[21]. Dieras V, Campone M, Yardley DA, et al. Randomized, phase II, placebo-controlled trial of onartuzumab and/or bevacizumab in combination with weekly paclitaxel in patients with metastatic triple-negative breast cancer. Ann Oncol 2015;26:1904–10.
[22]. Sparano JA, Zhao F, Martino S, et al. Long-term follow-up of the E1199 phase III trial evaluating the role of taxane and schedule in operable breast cancer. J Clin Oncol 2015;33:2353–60.
[23]. Hu XC, Zhang J, Xu BH, et al. Cisplatin plus gemcitabine versus paclitaxel plus gemcitabine as first-line therapy for metastatic triple-negative breast cancer (CBCSG006): a randomised, open-label, multicentre, phase 3 trial. Lancet Oncol 2015;16:436–46.
[24]. Forero-Torres A, Varley KE, Abramson VG, et al. TBCRC 019: a phase II trial of nanoparticle albumin-bound paclitaxel with or without the anti-death receptor 5 monoclonal antibody tigatuzumab in patients with triple-negative breast cancer. Clin Cancer Res 2015;21:2722–9.
[25]. O'Shaughnessy J, Schwartzberg L, Danso MA, et al. Phase III study of iniparib plus gemcitabine and carboplatin versus gemcitabine and carboplatin in patients with metastatic triple-negative breast cancer. J Clin Oncol 2014;32:3840–7.
[26]. Brodowicz T, Lang I, Kahan Z, et al. Selecting first-line bevacizumab-containing therapy for advanced breast cancer: TURANDOT risk factor analyses. Br J Cancer 2014;111:2051–7.
[27]. Tredan O, Campone M, Jassem J, et al. Ixabepilone alone or with cetuximab as first-line treatment for advanced/metastatic triple-negative breast cancer. Clin Breast Cancer 2015;15:8–15.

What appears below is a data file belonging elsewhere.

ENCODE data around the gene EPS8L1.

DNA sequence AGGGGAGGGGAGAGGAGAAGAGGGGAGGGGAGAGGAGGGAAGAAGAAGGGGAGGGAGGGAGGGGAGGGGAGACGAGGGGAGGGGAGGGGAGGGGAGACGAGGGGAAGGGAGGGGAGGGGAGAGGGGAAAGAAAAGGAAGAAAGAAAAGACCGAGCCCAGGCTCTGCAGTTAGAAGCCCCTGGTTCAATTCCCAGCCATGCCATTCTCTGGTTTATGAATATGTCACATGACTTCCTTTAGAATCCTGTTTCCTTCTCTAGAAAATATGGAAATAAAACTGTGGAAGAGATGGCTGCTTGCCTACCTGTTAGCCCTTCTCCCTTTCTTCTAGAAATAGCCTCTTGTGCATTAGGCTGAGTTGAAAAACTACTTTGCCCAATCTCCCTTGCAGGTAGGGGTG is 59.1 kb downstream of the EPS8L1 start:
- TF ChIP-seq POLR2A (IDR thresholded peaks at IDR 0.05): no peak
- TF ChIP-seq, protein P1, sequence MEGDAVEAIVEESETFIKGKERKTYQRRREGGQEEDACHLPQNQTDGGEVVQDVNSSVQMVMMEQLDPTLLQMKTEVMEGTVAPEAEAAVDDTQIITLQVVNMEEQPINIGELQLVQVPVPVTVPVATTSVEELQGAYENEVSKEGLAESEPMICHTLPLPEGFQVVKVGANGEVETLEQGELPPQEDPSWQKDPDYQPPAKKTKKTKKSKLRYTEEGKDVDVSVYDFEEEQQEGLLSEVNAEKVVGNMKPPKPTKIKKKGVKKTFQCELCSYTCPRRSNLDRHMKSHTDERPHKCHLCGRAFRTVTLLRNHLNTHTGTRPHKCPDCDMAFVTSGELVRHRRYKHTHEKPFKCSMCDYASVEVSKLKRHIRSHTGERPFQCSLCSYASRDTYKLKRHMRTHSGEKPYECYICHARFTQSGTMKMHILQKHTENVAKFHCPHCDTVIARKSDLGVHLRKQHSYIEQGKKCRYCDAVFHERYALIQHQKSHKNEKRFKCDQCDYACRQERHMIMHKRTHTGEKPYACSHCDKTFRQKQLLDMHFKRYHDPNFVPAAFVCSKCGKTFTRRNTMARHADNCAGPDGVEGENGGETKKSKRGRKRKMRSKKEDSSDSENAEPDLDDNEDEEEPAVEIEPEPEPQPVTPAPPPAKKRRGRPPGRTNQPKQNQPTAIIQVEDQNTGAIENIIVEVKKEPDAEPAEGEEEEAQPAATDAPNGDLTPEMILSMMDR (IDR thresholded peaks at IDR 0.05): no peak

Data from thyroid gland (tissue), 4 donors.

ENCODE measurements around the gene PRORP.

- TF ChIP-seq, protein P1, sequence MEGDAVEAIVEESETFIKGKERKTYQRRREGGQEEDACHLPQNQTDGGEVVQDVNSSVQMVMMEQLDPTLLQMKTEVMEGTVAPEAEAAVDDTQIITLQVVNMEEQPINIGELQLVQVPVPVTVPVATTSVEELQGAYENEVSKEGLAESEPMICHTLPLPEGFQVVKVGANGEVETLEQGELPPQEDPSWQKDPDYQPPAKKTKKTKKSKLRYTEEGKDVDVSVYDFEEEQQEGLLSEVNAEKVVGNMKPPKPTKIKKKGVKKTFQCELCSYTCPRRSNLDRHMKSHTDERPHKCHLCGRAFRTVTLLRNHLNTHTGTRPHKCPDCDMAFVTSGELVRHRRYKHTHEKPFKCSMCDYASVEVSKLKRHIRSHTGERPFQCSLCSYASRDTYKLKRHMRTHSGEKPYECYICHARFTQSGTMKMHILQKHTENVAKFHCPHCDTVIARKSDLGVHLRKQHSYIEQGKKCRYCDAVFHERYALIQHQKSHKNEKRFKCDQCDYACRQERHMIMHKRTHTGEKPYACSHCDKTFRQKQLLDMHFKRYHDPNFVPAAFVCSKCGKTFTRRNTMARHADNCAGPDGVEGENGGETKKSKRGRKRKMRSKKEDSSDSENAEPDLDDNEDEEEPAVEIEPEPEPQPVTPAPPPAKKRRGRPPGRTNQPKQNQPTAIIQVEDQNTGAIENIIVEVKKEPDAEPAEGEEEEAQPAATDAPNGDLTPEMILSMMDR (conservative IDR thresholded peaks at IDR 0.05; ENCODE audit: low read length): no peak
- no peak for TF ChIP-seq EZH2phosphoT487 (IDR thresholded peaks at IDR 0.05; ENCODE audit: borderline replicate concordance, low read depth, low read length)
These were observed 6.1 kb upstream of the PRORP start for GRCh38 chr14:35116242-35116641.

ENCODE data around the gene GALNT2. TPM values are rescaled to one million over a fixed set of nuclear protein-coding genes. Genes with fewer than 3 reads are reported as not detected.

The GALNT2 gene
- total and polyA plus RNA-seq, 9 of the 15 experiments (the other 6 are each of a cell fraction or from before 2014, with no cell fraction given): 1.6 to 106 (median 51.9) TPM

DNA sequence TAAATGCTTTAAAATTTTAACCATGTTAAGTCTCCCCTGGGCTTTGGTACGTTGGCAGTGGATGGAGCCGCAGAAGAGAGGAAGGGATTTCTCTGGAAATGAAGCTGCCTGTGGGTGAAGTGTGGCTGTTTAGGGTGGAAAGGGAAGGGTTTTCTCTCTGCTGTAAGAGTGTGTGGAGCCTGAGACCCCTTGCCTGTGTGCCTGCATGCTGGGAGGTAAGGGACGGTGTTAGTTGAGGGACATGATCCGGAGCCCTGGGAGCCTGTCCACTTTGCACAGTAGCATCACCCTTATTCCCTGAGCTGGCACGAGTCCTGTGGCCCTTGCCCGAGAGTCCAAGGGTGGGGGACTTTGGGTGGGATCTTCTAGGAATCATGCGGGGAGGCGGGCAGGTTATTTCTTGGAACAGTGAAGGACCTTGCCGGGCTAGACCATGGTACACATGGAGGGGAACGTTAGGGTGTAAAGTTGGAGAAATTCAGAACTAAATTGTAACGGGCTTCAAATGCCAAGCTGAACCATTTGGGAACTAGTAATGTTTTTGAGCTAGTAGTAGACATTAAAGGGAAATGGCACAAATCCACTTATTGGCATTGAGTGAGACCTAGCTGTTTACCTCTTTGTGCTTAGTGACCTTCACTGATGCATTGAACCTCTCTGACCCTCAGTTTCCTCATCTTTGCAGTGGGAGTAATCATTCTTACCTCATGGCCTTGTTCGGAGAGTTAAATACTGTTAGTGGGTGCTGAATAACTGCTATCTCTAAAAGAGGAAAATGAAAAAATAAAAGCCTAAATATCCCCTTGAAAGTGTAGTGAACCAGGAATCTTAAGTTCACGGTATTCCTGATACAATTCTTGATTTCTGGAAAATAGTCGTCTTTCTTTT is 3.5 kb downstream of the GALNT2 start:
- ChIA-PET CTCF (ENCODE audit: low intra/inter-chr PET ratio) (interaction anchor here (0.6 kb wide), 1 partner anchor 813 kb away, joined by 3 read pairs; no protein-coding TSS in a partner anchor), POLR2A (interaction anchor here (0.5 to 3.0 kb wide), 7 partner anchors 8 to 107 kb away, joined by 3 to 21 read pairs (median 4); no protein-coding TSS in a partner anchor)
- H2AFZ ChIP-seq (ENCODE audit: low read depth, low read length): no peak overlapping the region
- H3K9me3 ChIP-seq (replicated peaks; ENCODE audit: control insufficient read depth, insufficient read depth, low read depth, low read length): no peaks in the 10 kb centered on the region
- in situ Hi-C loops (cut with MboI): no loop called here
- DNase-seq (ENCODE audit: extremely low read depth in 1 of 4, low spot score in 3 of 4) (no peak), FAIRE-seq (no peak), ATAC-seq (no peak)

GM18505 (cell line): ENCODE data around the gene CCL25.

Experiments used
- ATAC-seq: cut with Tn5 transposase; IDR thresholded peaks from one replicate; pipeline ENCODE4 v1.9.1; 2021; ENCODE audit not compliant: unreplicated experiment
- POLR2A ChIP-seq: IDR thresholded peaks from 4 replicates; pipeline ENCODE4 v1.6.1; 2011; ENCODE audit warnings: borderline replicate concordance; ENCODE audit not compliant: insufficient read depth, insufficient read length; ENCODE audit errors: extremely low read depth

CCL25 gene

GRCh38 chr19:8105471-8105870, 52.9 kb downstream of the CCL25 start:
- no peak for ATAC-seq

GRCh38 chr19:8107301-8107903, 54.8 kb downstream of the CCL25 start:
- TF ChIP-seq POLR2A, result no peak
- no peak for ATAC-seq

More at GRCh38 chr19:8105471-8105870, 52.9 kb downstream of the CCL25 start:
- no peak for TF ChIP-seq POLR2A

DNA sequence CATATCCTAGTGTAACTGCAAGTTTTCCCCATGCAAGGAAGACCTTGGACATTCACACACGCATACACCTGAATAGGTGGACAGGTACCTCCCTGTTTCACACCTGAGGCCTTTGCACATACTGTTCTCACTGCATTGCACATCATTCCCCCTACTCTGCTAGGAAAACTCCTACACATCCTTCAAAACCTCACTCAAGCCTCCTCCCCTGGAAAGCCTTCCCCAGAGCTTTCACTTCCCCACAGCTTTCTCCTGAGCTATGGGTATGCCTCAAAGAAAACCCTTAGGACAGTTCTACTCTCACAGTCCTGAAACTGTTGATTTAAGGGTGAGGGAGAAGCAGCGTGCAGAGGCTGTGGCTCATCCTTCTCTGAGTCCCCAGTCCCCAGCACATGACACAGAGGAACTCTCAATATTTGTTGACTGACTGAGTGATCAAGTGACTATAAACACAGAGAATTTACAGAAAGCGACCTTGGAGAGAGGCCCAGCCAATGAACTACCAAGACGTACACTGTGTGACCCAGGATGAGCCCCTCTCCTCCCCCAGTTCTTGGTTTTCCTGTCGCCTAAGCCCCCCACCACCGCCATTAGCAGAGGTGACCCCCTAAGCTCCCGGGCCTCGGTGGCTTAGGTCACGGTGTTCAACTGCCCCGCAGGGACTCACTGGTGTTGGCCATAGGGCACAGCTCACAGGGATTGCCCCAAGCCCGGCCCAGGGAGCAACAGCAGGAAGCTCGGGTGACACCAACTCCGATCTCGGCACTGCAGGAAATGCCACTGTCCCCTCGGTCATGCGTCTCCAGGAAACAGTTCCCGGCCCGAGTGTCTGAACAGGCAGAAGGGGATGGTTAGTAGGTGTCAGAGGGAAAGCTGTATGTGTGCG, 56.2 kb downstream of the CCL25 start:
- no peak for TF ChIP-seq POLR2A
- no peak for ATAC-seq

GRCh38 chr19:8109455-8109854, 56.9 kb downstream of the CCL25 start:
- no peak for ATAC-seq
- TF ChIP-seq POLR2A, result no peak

[28]. Sikov WM, Berry DA, Perou CM, et al. Impact of the addition of carboplatin and/or bevacizumab to neoadjuvant once-per-week paclitaxel followed by dose-dense doxorubicin and cyclophosphamide on pathologic complete response rates in stage II to III triple-negative breast cancer: CALGB 40603 (Alliance). J Clin Oncol 2015;33:13–21.
[29]. von Minckwitz G, Schneeweiss A, Loibl S, et al. Neoadjuvant carboplatin in patients with triple-negative and HER2-positive early breast cancer (GeparSixto; GBG 66): a randomised phase 2 trial. Lancet Oncol 2014;15:747–56.
[30]. Ando M, Yamauchi H, Aogi K, et al. Randomized phase II study of weekly paclitaxel with and without carboplatin followed by cyclophosphamide/epirubicin/5-fluorouracil as neoadjuvant chemotherapy for stage II/IIIA breast cancer without HER2 overexpression. Breast Cancer Res Treat 2014;145:401–9.
[31]. Gonzalez-Angulo AM, Akcakanat A, Liu S, et al. Open-label randomized clinical trial of standard neoadjuvant chemotherapy with paclitaxel followed by FEC versus the combination of paclitaxel and everolimus followed by FEC in women with triple receptor-negative breast cancerdagger. Ann Oncol 2014;25:1122–7.